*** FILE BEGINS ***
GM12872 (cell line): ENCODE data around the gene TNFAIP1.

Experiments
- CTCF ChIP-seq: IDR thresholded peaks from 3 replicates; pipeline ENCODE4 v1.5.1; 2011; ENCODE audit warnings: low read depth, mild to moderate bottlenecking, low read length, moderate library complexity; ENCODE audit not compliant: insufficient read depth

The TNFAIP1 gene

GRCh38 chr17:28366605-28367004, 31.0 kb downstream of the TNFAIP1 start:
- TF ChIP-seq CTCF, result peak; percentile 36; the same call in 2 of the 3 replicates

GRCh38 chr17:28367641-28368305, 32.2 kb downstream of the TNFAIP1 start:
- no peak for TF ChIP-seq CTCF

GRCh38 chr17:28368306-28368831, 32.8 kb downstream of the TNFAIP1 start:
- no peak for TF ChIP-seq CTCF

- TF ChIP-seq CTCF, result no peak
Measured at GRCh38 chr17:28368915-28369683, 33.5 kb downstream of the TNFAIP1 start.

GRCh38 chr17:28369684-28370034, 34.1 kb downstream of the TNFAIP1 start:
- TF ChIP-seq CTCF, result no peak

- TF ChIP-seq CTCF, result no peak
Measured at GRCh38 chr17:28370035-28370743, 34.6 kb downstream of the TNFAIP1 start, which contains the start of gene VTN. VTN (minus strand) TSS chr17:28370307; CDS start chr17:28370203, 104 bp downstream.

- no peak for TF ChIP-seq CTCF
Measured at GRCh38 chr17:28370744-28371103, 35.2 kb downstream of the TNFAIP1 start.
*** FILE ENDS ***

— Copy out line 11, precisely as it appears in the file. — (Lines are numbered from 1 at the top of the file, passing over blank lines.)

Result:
- TF ChIP-seq CTCF, result no peak